Working the door at our sold-out John Gottman lecture tonight: tough duty! Not just because it was freakin' freezin' out there. I had to turn a few dozen people away - people with sad, sad eyes; people who drove here from Upper Lithuania just for this show; people with nutty little kids who need them some Rock Star John learning. People who did not have tickets. <sigh>

RSJ was speaking about "emotional intelligence" - the holy grail of happiness and, it turns out, IQ-building in babies and little kids. Five minutes in I remembered why I volunteer to work his lectures. It is so see all these parents, these grandparents, these pregnant ladies and gay couples and single men - this rich mix of humanity, all sitting in pews, leaning forward; leaning into any wisdom they can glean because they care so very deeply about some little kid somewhere. Care so much they're hanging on RSJ's every word. I just think that's beautiful.

Lucky, too, that Gottman is a brilliant speaker. To say that the audience was rapt is an understatement. I even saw one or two crying. I've heard this man speak probably ten times over the years, so I've heard many of his anecdotes before, am familiar with some of his wisdom. But it is mighty fine wisdom, and it makes you think, and sometimes you get a glimpse of a little chunk of your own craziness that maybe you could just let go. For the sake of a child, or a marriage, maybe.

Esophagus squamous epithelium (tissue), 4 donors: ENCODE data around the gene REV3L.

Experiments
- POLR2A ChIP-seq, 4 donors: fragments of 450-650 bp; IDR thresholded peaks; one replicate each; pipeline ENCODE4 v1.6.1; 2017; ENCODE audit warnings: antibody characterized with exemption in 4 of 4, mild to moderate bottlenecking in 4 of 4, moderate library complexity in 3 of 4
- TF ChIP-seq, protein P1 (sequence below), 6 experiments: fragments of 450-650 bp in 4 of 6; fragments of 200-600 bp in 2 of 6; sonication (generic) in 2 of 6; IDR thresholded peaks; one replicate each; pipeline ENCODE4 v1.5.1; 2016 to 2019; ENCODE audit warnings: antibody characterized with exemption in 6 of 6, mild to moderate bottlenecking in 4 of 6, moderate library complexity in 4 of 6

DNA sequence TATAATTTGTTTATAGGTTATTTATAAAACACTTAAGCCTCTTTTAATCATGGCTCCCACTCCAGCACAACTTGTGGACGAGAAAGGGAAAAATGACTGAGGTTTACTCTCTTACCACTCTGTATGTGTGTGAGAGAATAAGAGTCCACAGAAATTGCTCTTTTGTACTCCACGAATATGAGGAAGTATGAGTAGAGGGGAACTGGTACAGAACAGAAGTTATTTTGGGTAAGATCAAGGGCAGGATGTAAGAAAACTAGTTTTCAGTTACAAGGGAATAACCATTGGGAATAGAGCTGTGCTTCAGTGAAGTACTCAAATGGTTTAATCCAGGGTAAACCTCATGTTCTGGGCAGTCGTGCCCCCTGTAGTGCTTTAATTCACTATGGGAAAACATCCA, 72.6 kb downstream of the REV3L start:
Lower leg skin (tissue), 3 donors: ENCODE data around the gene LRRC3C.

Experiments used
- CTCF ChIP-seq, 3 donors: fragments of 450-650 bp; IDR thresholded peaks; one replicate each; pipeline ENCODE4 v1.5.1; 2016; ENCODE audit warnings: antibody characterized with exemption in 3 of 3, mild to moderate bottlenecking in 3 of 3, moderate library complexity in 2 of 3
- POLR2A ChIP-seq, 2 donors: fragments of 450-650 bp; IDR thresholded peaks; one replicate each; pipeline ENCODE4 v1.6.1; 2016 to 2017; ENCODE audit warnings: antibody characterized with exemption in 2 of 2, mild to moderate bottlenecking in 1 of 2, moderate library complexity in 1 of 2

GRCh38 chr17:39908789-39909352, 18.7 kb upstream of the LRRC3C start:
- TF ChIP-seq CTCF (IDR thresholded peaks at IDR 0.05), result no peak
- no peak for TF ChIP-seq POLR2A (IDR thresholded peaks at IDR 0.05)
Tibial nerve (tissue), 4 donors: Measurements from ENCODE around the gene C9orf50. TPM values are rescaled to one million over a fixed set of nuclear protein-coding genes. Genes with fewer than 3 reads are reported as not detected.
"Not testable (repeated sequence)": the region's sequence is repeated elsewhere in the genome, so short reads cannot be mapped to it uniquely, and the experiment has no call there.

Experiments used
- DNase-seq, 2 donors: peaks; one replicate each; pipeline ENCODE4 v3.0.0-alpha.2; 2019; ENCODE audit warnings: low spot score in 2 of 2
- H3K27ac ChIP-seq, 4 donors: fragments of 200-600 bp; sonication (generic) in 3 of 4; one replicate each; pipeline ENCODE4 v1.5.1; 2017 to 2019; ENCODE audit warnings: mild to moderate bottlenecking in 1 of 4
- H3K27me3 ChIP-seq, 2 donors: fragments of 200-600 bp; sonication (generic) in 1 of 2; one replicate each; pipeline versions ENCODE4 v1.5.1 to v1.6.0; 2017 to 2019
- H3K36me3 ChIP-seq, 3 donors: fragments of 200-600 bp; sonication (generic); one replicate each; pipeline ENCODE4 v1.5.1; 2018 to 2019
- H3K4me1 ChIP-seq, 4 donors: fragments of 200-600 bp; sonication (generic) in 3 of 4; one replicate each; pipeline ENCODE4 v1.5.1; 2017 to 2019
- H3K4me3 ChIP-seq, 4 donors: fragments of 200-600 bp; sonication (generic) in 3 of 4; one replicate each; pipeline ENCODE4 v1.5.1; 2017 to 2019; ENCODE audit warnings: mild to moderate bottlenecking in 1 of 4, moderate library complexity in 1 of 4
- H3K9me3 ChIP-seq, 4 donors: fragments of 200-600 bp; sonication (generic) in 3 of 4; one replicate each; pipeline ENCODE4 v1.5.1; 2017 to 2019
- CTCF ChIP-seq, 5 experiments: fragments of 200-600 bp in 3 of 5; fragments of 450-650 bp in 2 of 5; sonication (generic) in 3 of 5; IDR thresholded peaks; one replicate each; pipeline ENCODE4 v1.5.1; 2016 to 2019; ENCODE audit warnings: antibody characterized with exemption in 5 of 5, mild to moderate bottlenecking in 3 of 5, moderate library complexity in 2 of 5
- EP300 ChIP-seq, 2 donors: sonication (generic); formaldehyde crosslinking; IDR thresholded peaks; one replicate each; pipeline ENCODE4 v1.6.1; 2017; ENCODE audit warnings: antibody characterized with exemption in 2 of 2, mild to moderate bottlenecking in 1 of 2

So, raising an emotionally intelligent child: not as hard as you might think. As Gottman said tonight, you probably already have all the skills you need -- and use them all the time - just not always on the right people.

Oh - and people! Do not make me turn you away when Gottman comes back in May. It is cold and sad at the curb on Gottman nights. Cold and sad - but never lonely.

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